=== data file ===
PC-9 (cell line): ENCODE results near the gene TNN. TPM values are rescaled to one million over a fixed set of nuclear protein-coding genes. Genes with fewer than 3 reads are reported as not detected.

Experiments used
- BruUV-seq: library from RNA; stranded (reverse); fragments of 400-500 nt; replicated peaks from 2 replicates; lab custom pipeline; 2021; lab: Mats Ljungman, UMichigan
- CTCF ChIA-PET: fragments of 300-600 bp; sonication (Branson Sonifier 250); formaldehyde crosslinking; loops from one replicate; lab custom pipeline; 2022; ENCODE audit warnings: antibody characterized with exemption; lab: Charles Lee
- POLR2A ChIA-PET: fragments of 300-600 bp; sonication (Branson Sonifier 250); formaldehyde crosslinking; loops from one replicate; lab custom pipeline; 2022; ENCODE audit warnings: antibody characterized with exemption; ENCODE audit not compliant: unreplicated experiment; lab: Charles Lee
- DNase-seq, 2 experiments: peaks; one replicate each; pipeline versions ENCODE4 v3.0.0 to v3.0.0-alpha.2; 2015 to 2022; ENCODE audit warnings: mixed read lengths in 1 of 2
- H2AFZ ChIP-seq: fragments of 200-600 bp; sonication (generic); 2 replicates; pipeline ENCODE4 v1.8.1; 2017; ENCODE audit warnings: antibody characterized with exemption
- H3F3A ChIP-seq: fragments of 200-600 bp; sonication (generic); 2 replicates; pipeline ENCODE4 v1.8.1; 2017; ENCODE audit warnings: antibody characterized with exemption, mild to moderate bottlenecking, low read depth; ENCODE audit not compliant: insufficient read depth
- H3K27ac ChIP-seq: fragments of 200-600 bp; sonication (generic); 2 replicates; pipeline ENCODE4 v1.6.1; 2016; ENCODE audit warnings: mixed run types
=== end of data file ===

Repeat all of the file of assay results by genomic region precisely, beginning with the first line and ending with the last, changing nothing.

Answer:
PC-9 (cell line): ENCODE results near the gene TNN. TPM values are rescaled to one million over a fixed set of nuclear protein-coding genes. Genes with fewer than 3 reads are reported as not detected.

Experiments used
- BruUV-seq: library from RNA; stranded (reverse); fragments of 400-500 nt; replicated peaks from 2 replicates; lab custom pipeline; 2021; lab: Mats Ljungman, UMichigan
- CTCF ChIA-PET: fragments of 300-600 bp; sonication (Branson Sonifier 250); formaldehyde crosslinking; loops from one replicate; lab custom pipeline; 2022; ENCODE audit warnings: antibody characterized with exemption; lab: Charles Lee
- POLR2A ChIA-PET: fragments of 300-600 bp; sonication (Branson Sonifier 250); formaldehyde crosslinking; loops from one replicate; lab custom pipeline; 2022; ENCODE audit warnings: antibody characterized with exemption; ENCODE audit not compliant: unreplicated experiment; lab: Charles Lee
- DNase-seq, 2 experiments: peaks; one replicate each; pipeline versions ENCODE4 v3.0.0 to v3.0.0-alpha.2; 2015 to 2022; ENCODE audit warnings: mixed read lengths in 1 of 2
- H2AFZ ChIP-seq: fragments of 200-600 bp; sonication (generic); 2 replicates; pipeline ENCODE4 v1.8.1; 2017; ENCODE audit warnings: antibody characterized with exemption
- H3F3A ChIP-seq: fragments of 200-600 bp; sonication (generic); 2 replicates; pipeline ENCODE4 v1.8.1; 2017; ENCODE audit warnings: antibody characterized with exemption, mild to moderate bottlenecking, low read depth; ENCODE audit not compliant: insufficient read depth
- H3K27ac ChIP-seq: fragments of 200-600 bp; sonication (generic); 2 replicates; pipeline ENCODE4 v1.6.1; 2016; ENCODE audit warnings: mixed run types